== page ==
Tough competition

Hong Kong makes a strong case to be considered the financial center of Asia. Hurrairah bin Sohail takes a closer look at the professional AV scene of the territory and what integrators must do to survive in the competitive environment.

Hong Kong may be small, spanning across just 1,104 square kilometers, but it is a financial powerhouse. A mixture of beneficial government regulations, low taxes and proximity to markets such as China and South East Asia mean that corporations have found their home in the country. A look at its skyline, dotted with skyscrapers housing international corporations, is enough to see why Hong Kong makes a strong case to be considered the financial center of Asia. The country also has a high standard of living and is an established, mature market.

Media-Go Engineering is a system integrator that has been working in the Hong Kong market for slightly over a quarter of a century. Kelvin Leung, the director of sales for Media-Go Engineering, explains their history, which also reflects the changing nature of Hong Kong’s professional AV scene: “In the early years, we worked on a number of commercial projects and then gradually expanded to work in the government sector. Today we work primarily in the public sector, but we are looking to come full circle and expand back into the commercial sector with our earlier clients.”

In the past the corporate sector provided excellent opportunities for growth and delivered a steady stream of projects for system integrators. But as the corporations established themselves in Hong Kong and projects started to plateau other sectors stepped up and filled the void. Leung gives his thoughts: “We are always checking if there are going to be new projects for the banking industry or if there will be any big moves from them in the coming years. At present however we are seeing a lot of projects coming from the government sector.”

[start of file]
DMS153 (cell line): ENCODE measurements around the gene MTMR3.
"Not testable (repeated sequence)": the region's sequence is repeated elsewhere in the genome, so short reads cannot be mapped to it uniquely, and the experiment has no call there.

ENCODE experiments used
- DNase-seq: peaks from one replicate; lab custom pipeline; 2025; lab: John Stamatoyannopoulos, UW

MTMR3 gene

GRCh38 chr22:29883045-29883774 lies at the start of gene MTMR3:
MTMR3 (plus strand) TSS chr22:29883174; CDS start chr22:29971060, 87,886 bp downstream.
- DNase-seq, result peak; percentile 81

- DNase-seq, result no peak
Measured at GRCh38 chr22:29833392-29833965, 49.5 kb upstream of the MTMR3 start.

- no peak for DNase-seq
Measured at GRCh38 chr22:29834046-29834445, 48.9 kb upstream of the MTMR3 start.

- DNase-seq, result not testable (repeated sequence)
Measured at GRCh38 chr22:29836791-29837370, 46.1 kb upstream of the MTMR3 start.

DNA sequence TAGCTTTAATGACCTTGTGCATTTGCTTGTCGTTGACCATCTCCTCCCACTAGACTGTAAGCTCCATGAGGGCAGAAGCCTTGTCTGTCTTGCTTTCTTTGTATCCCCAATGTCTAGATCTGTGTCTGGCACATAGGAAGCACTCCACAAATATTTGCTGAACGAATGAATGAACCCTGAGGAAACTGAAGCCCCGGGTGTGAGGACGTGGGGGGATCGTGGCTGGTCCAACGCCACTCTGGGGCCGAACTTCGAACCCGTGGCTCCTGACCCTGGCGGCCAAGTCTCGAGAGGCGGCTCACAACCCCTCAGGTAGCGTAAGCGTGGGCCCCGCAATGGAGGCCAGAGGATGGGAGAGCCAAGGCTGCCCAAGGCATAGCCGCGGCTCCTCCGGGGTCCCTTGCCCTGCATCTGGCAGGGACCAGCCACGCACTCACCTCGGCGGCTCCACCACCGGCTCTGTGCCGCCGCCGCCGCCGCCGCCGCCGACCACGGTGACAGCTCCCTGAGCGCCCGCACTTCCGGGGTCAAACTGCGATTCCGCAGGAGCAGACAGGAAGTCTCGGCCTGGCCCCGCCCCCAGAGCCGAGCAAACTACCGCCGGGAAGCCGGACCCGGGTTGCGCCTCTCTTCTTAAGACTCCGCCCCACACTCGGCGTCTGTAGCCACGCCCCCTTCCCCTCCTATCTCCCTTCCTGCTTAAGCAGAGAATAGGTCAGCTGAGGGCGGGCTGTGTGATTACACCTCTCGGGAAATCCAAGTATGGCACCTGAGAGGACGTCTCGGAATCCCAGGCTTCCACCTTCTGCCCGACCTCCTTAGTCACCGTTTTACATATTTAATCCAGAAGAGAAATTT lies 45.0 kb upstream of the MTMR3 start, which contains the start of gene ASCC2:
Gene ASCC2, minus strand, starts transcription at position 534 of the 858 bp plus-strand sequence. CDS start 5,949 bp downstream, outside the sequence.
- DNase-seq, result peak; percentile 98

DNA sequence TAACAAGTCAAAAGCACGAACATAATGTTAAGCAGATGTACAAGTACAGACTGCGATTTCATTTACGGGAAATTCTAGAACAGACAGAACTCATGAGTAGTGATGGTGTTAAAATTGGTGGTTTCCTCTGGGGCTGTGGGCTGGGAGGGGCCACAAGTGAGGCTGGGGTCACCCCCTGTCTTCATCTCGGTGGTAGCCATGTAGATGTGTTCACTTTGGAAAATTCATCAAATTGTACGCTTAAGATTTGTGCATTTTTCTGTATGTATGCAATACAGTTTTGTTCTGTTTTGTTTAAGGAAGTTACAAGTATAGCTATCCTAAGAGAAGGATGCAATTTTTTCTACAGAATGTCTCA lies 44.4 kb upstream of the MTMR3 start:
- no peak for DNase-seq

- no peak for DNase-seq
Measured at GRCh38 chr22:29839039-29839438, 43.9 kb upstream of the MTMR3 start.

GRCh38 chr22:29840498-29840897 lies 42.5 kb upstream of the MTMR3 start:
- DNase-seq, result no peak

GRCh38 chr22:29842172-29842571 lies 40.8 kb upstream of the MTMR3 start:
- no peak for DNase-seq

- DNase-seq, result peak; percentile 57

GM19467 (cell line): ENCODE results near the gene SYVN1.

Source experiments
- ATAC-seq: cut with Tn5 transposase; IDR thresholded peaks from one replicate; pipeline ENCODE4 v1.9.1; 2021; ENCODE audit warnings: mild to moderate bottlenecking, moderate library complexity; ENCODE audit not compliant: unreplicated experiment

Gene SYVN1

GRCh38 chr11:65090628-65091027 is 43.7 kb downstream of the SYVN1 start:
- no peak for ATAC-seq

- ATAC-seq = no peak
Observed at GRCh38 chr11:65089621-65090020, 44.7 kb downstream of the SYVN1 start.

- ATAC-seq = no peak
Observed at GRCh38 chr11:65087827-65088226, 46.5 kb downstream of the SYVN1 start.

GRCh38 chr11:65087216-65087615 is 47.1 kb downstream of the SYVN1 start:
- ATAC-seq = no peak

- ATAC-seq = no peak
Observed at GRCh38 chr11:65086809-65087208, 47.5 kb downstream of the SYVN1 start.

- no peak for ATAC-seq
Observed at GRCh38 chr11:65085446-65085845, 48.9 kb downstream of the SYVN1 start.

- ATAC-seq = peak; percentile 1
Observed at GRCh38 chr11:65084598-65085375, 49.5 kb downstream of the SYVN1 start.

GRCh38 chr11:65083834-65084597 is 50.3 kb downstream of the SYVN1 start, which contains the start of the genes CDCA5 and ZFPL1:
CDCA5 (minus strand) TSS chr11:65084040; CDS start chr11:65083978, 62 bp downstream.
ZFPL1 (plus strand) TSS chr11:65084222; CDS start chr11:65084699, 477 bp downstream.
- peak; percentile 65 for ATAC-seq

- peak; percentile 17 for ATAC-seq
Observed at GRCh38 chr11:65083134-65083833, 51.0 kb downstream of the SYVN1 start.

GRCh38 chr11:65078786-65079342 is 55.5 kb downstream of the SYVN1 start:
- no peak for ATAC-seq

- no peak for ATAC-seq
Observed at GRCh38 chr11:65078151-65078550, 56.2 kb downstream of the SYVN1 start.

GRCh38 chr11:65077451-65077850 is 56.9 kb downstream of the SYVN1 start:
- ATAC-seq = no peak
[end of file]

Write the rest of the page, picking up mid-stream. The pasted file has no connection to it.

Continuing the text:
Additionally, tourism is also a sector where integrators can find work. Leung talks about the projects currently underway that Media-Go Engineering is involved with: “We are currently working on the expansion of the Hong Kong airport and also working on the new cruise pier.” There are also a number of projects including shopping malls, museums and theaters underway in the West Kowloon area of Hong Kong.

Kelvin also expects there to be a rise in Hong Kong’s population in the coming years. Even though real estate is limited, residential and commercial development will need to occur to support the increased number of people. Kelvin says: “The population of Hong Kong is going to increase and consequently we are looking at more demand for digital signage, lighting control, background music and even more environmental focused work.”

Like any market, Hong Kong has its own special characteristics. Anyone who has been to the territory or seen any of the movies produced by its film industry will know about Hong Kong’s penchant for digital signage, giving Hong Kong its unique neon buzz and glow. Leung confirms the prevalence of visual technologies: “Digital signage is popular but media walls are becoming even more popular nowadays.” This progression can be good for system integrators. He adds: “Generally media walls are bigger projects with bigger revenues as there are opportunities for routing and control.”

However, the life of a system integrator in Hong Kong is hard. Kelvin identifies the high level of end user knowledge as one of the reasons the Hong Kong professional AV market is a tough place for integrators: “Information regarding AV products in easily and quickly available to the end users in Hong Kong. Even if you do not attend the major events you can download the press releases and watch the video clips from the shows. So the end users know the latest technology, they know what the latest products are and they are demanding them.”

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